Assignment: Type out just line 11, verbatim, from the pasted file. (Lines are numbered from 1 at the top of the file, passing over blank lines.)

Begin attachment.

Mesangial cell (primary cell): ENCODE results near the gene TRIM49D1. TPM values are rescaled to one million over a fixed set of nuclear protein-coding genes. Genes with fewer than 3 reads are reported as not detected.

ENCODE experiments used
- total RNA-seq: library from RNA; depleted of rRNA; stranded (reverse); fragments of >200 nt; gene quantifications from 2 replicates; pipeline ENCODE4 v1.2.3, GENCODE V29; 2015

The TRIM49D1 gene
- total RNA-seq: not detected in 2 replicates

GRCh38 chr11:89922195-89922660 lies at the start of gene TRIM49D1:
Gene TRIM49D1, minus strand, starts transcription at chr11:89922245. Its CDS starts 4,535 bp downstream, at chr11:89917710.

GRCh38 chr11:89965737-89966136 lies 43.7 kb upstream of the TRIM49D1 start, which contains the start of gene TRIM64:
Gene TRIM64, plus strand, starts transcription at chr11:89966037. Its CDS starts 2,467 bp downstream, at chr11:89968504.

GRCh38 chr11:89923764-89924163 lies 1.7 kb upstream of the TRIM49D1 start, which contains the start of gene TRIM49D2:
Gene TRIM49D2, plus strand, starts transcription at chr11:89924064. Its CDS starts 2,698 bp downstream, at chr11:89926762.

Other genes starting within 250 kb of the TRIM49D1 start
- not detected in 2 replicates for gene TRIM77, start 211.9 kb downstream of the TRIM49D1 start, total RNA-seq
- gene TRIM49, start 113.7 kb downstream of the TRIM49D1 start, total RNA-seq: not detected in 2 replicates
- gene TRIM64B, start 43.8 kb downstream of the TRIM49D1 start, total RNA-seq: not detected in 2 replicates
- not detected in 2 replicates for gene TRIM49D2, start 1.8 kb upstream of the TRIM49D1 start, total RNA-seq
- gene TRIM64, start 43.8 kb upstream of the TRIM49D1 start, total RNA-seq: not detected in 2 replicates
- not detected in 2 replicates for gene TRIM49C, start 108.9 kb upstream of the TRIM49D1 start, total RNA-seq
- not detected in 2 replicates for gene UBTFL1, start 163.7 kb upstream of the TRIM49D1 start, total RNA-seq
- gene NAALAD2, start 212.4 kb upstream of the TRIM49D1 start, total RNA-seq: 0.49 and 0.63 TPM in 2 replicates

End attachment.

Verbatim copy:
Gene TRIM49D2, plus strand, starts transcription at chr11:89924064. Its CDS starts 2,698 bp downstream, at chr11:89926762.